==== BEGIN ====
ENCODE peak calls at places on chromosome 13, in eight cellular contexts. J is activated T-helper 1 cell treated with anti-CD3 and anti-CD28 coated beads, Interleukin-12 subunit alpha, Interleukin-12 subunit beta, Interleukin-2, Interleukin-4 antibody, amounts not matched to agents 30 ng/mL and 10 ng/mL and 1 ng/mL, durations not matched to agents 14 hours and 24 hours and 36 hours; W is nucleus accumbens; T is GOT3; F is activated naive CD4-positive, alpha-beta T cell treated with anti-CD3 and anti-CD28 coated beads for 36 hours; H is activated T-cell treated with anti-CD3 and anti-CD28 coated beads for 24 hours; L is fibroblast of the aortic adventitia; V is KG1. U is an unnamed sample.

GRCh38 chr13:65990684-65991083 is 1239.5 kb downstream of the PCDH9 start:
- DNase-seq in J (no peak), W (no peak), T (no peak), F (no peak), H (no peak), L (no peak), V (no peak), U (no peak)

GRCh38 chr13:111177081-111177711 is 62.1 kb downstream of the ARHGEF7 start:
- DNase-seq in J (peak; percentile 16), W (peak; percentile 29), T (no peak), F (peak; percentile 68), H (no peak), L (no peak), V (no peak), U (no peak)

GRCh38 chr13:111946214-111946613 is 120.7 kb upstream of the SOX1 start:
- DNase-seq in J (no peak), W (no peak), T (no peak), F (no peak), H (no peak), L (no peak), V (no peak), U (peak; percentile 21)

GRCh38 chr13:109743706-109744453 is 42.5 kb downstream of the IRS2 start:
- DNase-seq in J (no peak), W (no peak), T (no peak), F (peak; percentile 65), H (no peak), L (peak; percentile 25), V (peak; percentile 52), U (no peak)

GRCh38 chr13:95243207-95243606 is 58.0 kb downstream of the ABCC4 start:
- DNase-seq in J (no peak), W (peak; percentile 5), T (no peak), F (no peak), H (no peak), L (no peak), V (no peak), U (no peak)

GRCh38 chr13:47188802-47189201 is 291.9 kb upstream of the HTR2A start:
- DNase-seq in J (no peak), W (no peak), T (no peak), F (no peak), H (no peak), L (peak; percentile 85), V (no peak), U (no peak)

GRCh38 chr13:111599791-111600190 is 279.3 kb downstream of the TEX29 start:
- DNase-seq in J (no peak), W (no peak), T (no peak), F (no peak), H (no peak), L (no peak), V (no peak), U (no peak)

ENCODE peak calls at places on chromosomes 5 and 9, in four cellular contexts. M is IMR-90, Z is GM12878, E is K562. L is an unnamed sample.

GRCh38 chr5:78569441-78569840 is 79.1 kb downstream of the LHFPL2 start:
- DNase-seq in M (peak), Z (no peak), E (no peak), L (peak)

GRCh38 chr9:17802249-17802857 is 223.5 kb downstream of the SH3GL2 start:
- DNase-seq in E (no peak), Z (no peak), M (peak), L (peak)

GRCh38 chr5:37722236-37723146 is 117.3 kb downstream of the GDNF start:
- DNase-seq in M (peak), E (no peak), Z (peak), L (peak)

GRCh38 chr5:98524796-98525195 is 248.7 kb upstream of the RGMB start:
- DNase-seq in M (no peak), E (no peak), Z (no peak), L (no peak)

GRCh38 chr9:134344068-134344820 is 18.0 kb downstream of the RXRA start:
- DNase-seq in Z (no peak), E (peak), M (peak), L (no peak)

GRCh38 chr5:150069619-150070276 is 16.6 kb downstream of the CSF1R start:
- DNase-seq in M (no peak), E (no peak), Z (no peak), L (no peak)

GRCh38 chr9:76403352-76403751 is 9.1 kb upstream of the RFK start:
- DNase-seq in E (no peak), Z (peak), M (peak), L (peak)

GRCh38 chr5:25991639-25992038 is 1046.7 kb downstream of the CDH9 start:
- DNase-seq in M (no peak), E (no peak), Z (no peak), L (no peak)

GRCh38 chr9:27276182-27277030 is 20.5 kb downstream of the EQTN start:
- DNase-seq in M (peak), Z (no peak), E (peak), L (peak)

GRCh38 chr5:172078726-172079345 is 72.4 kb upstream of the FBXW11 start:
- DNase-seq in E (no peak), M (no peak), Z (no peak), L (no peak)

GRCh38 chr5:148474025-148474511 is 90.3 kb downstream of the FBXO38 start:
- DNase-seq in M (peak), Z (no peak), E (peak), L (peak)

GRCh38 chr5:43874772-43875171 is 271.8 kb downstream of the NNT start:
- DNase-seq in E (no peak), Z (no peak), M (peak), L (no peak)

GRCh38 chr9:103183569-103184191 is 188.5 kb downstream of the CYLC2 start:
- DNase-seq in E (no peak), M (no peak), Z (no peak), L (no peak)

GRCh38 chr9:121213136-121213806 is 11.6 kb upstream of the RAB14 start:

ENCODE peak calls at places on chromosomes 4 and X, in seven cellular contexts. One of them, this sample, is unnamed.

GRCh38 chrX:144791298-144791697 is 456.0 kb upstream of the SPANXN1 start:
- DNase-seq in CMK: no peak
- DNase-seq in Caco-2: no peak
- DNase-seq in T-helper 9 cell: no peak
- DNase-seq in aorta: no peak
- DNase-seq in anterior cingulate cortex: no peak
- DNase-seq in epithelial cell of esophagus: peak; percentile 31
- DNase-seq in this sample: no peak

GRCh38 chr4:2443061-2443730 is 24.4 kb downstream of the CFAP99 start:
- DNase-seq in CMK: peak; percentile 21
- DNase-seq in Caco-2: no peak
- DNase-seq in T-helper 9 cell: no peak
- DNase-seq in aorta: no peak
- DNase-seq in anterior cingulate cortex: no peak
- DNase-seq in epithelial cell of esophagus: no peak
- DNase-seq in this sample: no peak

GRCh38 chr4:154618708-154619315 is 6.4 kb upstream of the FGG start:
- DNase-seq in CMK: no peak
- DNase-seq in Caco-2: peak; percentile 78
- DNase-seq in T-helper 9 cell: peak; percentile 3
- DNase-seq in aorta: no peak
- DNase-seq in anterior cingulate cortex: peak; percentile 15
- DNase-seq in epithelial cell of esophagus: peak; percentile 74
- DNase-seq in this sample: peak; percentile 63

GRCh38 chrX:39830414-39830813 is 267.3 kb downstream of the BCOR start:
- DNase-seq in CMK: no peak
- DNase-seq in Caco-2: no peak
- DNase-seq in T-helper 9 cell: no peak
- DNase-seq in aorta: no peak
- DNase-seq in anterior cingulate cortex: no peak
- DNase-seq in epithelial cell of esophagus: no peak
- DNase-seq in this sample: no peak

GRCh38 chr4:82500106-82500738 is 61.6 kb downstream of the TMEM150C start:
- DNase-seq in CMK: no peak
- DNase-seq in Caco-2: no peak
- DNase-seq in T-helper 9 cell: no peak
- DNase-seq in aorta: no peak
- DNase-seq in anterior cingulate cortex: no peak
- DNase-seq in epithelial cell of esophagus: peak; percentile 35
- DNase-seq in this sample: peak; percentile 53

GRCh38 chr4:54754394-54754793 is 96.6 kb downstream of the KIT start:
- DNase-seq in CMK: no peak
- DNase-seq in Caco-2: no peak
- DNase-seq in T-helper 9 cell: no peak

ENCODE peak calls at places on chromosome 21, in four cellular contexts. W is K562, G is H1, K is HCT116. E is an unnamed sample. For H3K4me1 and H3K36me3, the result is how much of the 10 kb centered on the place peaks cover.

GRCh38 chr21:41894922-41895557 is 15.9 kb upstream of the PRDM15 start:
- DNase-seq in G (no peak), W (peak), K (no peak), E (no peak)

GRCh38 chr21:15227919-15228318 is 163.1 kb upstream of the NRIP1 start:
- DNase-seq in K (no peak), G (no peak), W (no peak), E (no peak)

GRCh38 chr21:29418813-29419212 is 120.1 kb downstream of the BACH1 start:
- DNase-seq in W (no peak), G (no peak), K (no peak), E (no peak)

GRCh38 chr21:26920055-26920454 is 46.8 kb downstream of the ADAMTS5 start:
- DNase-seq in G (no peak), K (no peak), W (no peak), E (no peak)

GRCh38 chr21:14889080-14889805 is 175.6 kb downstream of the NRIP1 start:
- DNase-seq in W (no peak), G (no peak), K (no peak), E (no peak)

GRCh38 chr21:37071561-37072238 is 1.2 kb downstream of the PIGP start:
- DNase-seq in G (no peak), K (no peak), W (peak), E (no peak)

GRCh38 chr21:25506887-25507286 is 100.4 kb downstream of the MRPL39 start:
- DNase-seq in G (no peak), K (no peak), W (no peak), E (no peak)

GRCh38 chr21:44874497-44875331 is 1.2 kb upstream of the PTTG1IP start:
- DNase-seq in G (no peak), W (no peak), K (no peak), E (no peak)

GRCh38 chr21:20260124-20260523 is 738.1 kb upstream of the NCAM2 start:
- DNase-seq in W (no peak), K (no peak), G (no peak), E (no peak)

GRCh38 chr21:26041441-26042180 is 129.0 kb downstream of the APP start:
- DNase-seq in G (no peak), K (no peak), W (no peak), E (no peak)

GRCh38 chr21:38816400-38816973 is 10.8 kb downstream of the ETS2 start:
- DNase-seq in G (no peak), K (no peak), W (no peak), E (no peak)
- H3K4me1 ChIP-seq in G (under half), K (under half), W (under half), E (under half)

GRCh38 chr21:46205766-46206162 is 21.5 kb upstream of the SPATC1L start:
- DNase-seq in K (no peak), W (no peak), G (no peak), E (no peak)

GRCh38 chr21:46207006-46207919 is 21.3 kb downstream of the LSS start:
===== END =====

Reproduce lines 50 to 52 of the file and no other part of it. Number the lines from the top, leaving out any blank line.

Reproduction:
- DNase-seq in anterior cingulate cortex: no peak
- DNase-seq in epithelial cell of esophagus: peak; percentile 31
- DNase-seq in this sample: no peak